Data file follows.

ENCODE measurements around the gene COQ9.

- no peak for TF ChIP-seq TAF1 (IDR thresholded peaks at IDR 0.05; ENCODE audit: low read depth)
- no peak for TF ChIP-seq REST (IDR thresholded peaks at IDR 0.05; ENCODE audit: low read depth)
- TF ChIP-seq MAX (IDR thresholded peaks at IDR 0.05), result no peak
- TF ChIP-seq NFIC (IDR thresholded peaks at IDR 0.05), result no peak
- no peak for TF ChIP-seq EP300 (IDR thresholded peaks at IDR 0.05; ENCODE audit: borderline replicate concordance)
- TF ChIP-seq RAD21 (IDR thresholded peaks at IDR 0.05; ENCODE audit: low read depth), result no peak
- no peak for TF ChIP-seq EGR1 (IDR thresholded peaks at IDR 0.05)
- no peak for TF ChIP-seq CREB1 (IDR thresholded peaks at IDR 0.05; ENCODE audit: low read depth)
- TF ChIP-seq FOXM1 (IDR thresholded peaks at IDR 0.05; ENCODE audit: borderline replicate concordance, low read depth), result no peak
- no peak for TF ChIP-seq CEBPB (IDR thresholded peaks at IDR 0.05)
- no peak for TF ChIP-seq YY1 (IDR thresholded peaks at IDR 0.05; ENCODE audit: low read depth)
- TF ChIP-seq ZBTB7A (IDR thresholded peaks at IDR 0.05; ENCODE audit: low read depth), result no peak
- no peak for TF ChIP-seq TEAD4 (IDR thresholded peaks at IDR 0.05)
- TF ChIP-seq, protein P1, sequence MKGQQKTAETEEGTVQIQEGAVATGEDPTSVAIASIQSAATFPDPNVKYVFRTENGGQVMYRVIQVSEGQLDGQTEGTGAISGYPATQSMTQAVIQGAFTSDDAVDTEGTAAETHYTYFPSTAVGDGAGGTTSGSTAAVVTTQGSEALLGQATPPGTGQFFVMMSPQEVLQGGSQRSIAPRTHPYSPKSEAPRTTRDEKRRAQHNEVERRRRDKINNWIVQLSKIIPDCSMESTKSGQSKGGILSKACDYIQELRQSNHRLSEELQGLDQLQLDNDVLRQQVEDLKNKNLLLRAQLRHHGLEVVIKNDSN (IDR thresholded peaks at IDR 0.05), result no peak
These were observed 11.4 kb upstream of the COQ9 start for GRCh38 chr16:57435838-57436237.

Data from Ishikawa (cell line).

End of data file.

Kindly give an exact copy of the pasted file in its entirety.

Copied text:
ENCODE measurements around the gene COQ9.

- no peak for TF ChIP-seq TAF1 (IDR thresholded peaks at IDR 0.05; ENCODE audit: low read depth)
- no peak for TF ChIP-seq REST (IDR thresholded peaks at IDR 0.05; ENCODE audit: low read depth)
- TF ChIP-seq MAX (IDR thresholded peaks at IDR 0.05), result no peak
- TF ChIP-seq NFIC (IDR thresholded peaks at IDR 0.05), result no peak
- no peak for TF ChIP-seq EP300 (IDR thresholded peaks at IDR 0.05; ENCODE audit: borderline replicate concordance)
- TF ChIP-seq RAD21 (IDR thresholded peaks at IDR 0.05; ENCODE audit: low read depth), result no peak
- no peak for TF ChIP-seq EGR1 (IDR thresholded peaks at IDR 0.05)
- no peak for TF ChIP-seq CREB1 (IDR thresholded peaks at IDR 0.05; ENCODE audit: low read depth)
- TF ChIP-seq FOXM1 (IDR thresholded peaks at IDR 0.05; ENCODE audit: borderline replicate concordance, low read depth), result no peak
- no peak for TF ChIP-seq CEBPB (IDR thresholded peaks at IDR 0.05)
- no peak for TF ChIP-seq YY1 (IDR thresholded peaks at IDR 0.05; ENCODE audit: low read depth)
- TF ChIP-seq ZBTB7A (IDR thresholded peaks at IDR 0.05; ENCODE audit: low read depth), result no peak
- no peak for TF ChIP-seq TEAD4 (IDR thresholded peaks at IDR 0.05)
- TF ChIP-seq, protein P1, sequence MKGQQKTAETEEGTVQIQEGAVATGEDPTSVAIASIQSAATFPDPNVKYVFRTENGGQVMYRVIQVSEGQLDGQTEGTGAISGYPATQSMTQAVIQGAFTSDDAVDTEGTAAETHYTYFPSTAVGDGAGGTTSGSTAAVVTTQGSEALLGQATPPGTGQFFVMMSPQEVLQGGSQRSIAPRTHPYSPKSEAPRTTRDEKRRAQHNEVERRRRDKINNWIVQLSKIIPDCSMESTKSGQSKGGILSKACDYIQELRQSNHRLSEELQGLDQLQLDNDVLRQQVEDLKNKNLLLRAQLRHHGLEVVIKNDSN (IDR thresholded peaks at IDR 0.05), result no peak
These were observed 11.4 kb upstream of the COQ9 start for GRCh38 chr16:57435838-57436237.

Data from Ishikawa (cell line).